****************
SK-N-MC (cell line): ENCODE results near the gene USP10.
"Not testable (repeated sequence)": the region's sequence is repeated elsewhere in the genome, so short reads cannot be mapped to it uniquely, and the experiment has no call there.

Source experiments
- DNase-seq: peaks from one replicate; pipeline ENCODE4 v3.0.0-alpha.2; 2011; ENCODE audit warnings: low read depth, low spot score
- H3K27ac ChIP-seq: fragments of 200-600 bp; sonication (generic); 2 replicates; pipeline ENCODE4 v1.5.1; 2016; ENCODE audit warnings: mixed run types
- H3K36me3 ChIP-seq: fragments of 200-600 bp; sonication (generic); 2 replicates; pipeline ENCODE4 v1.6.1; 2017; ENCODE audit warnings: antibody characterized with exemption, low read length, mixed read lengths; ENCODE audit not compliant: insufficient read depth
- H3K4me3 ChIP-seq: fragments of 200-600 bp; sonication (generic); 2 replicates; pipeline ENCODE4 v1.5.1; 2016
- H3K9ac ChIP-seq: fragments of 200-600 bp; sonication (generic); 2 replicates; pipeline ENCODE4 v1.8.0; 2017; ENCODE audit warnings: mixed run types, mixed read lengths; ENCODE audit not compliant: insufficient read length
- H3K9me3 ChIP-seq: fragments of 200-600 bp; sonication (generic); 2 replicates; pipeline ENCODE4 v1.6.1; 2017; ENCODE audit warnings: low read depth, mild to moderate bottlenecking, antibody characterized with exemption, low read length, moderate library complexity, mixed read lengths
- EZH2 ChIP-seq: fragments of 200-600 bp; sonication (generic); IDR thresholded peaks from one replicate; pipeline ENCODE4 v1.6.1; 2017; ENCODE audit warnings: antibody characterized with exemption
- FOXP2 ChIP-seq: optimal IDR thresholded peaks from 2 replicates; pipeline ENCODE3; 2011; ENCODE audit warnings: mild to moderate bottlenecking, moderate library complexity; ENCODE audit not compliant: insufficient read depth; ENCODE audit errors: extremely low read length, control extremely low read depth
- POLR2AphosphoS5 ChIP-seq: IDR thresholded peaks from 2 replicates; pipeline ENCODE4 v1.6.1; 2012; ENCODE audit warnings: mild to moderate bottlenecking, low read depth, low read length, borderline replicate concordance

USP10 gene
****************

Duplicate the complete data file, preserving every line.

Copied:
SK-N-MC (cell line): ENCODE results near the gene USP10.
"Not testable (repeated sequence)": the region's sequence is repeated elsewhere in the genome, so short reads cannot be mapped to it uniquely, and the experiment has no call there.

Source experiments
- DNase-seq: peaks from one replicate; pipeline ENCODE4 v3.0.0-alpha.2; 2011; ENCODE audit warnings: low read depth, low spot score
- H3K27ac ChIP-seq: fragments of 200-600 bp; sonication (generic); 2 replicates; pipeline ENCODE4 v1.5.1; 2016; ENCODE audit warnings: mixed run types
- H3K36me3 ChIP-seq: fragments of 200-600 bp; sonication (generic); 2 replicates; pipeline ENCODE4 v1.6.1; 2017; ENCODE audit warnings: antibody characterized with exemption, low read length, mixed read lengths; ENCODE audit not compliant: insufficient read depth
- H3K4me3 ChIP-seq: fragments of 200-600 bp; sonication (generic); 2 replicates; pipeline ENCODE4 v1.5.1; 2016
- H3K9ac ChIP-seq: fragments of 200-600 bp; sonication (generic); 2 replicates; pipeline ENCODE4 v1.8.0; 2017; ENCODE audit warnings: mixed run types, mixed read lengths; ENCODE audit not compliant: insufficient read length
- H3K9me3 ChIP-seq: fragments of 200-600 bp; sonication (generic); 2 replicates; pipeline ENCODE4 v1.6.1; 2017; ENCODE audit warnings: low read depth, mild to moderate bottlenecking, antibody characterized with exemption, low read length, moderate library complexity, mixed read lengths
- EZH2 ChIP-seq: fragments of 200-600 bp; sonication (generic); IDR thresholded peaks from one replicate; pipeline ENCODE4 v1.6.1; 2017; ENCODE audit warnings: antibody characterized with exemption
- FOXP2 ChIP-seq: optimal IDR thresholded peaks from 2 replicates; pipeline ENCODE3; 2011; ENCODE audit warnings: mild to moderate bottlenecking, moderate library complexity; ENCODE audit not compliant: insufficient read depth; ENCODE audit errors: extremely low read length, control extremely low read depth
- POLR2AphosphoS5 ChIP-seq: IDR thresholded peaks from 2 replicates; pipeline ENCODE4 v1.6.1; 2012; ENCODE audit warnings: mild to moderate bottlenecking, low read depth, low read length, borderline replicate concordance

USP10 gene